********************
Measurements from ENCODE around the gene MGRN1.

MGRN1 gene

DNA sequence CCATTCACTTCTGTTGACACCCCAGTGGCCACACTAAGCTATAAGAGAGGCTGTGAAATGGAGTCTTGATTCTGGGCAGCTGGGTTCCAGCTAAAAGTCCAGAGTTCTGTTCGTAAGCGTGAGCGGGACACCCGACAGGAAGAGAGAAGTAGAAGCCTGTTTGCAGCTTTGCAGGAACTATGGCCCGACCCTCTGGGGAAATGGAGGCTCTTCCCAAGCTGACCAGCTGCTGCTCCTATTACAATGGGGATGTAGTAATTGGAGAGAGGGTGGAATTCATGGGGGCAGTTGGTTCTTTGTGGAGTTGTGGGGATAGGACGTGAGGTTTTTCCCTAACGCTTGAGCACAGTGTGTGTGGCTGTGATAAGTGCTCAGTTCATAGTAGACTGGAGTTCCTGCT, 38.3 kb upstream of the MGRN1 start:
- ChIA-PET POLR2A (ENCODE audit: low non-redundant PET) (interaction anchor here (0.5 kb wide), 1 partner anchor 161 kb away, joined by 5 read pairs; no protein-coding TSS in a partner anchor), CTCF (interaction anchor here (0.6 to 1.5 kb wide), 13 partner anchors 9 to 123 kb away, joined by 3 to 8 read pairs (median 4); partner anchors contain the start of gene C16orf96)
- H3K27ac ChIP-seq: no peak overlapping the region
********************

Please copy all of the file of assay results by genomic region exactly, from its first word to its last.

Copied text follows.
Measurements from ENCODE around the gene MGRN1.

MGRN1 gene

DNA sequence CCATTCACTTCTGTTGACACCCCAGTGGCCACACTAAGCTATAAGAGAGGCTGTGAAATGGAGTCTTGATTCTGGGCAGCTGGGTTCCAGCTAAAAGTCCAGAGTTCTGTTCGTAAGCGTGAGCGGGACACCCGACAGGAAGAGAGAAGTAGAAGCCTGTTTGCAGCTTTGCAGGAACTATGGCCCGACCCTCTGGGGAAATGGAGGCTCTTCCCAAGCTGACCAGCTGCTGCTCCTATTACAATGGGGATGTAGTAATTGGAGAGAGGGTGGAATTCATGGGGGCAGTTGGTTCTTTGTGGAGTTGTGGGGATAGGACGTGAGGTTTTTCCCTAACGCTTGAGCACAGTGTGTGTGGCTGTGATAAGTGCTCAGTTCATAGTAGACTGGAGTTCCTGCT, 38.3 kb upstream of the MGRN1 start:
- ChIA-PET POLR2A (ENCODE audit: low non-redundant PET) (interaction anchor here (0.5 kb wide), 1 partner anchor 161 kb away, joined by 5 read pairs; no protein-coding TSS in a partner anchor), CTCF (interaction anchor here (0.6 to 1.5 kb wide), 13 partner anchors 9 to 123 kb away, joined by 3 to 8 read pairs (median 4); partner anchors contain the start of gene C16orf96)
- H3K27ac ChIP-seq: no peak overlapping the region